The democratic structure establishes a system of ‘checks and balances’. When the Executive makes mistakes, it is the role of the Legislature to ask the right questions. However, what we see is bickering about personal allowances. When you expect the National Assembly to scrutinise Ministers prior to their appointment, they simply ask them to ‘take a bow and leave’!

Despite been a former Senator and First Lady, Hilary Clinton was subjected to serious questioning at the US Senate prior to confirmation of her confirmation as Secretary of State. She was made to answer questions relating to her husband’s businesses and perceived conflicts of interest that may arise as a result of her appointment. In Nigeria, such a personality wouldn’t even be required to attend the Senate.

The National Assembly has demonstrated lack of competence and vision since its inception. Commentators who thought the election of Bankole as Speaker was breath of fresh air (considering his age and exposure), are now beginning to see that, he his just a new wine in an old bottle.. Honourable members have embarked on series of probes, inquiries etc in the 18 months, none of which has yielded any result till date.

It is time the Legislature starts fulfilling its role in holding the government accountable. It should help empower our democratic structure through an objective, open and transparent constitutional review process.

Thursday, January 22, 2009

Atiku Vs Kaka

Two important events this week puts Nigeria as a nation and its citizenry into perspective. This week saw the biggest financial offer to be made to a footballer, and the unexpected visit of the former Vice-President Abubakar Atiku to his erstwhile boss Chief Olusegun Obasanjo. Although these events are not in anyway related but I want to draw upon their commonality.

Take the case of the Brazilian footballer Kaka, Manchester City Football Club offered to pay AC Milan 150 million pounds for Kaka and put him on a weekly wage of 250,000 pounds. For goodness sake, is any player in the world worth 250,000 pounds? Anyway that’s a discussion for another day.

For any 26 year-old from Brazil, this type of offer is very tempting. I’m sure that there are only very few (and I repeat – very few) people in the world who will not be tempted by such financial inducement. However following series of speculations, the young man decided to stay put in Milan. He was quoted as saying ‘everything tells him to stay at Milan’. Which to him means everything is not all about money. He feels his future lies with Milan because he believes in the culture, mentality and ideology of the football club. People say ‘why will he want to leave a team like Milan for Manchester City - who are currently struggling just above the relegation zone’. My answer to that is - why not? At 26, he could probably have moved (subject to all types of ‘get out’ clauses), sign a three year contract, and if things don’t work out leave for another club. By doing so, he would have cashed in on the lucrative offer and make enough money to set him up for the rest of his life. The reality is, there is no guarantee that he will win more trophies in Milan shirt. What if (God forbids) he stays in Milan and his career is cut short due to injury?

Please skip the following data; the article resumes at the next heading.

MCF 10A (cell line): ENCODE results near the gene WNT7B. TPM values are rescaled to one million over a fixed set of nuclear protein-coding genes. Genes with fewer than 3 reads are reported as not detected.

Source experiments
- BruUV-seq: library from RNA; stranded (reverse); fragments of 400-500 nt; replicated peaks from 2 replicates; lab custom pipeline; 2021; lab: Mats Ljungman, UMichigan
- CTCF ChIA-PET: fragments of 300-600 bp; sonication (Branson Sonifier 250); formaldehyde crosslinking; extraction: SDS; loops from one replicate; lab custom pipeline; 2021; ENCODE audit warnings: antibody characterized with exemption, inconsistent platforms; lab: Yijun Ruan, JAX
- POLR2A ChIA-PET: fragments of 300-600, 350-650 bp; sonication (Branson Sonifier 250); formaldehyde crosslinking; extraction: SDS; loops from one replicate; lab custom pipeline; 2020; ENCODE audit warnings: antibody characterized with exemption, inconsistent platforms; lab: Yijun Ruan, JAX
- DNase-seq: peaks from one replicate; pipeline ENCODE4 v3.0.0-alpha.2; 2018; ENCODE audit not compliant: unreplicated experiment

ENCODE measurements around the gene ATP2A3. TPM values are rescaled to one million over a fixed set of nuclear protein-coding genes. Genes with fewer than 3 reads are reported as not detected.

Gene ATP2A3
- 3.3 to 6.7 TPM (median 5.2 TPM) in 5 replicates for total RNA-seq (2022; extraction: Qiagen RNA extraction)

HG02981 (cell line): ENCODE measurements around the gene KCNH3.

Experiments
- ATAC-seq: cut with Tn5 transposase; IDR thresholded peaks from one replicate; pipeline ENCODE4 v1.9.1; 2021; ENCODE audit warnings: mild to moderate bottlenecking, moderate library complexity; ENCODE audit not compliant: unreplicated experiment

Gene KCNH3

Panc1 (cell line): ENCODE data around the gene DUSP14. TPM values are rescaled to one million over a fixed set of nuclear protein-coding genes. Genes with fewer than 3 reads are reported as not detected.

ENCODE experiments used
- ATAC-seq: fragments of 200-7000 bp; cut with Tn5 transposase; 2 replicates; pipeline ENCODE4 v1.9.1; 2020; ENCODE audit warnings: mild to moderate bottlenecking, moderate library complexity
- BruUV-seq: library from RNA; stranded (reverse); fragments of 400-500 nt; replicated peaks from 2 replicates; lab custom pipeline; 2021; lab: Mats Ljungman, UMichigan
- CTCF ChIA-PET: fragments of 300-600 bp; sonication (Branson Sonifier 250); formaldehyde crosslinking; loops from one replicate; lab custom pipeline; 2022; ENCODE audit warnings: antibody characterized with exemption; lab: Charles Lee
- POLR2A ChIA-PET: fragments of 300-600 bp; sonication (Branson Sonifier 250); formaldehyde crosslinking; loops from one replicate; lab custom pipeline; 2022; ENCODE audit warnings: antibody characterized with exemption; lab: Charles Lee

On the other hand, we have an old generation of politicians in Nigeria who seem to have lost their principles and are now busy realigning and positioning themselves for next general elections in 2011. Considering what we witnessed in the last days of the Obasanjo regime, who would have thought that a day will come when Atiku will pay a visit to Obasanjo. While I don’t want to be drawn into speculations about the reasons for his visit, it is interesting to note the positive ‘spin’ been put on the visit.It is alleged that the meeting is in the nation’s interest. If the former President really had the interest of the nation in his heart, why did he choose to appoint successor who is considered to be very ill. If reports circulating in the foreign media are to be believed, President Yar’Adua is currently planning and extensive medical leave overseas. I need not to remind you of the saga that unfolded during his last ‘lesser hajj’ to Saudi Arabia. The state of the nation, which Atiku and Obasanjo now intend to correct, was as a result of their selfish and vindictive attitude.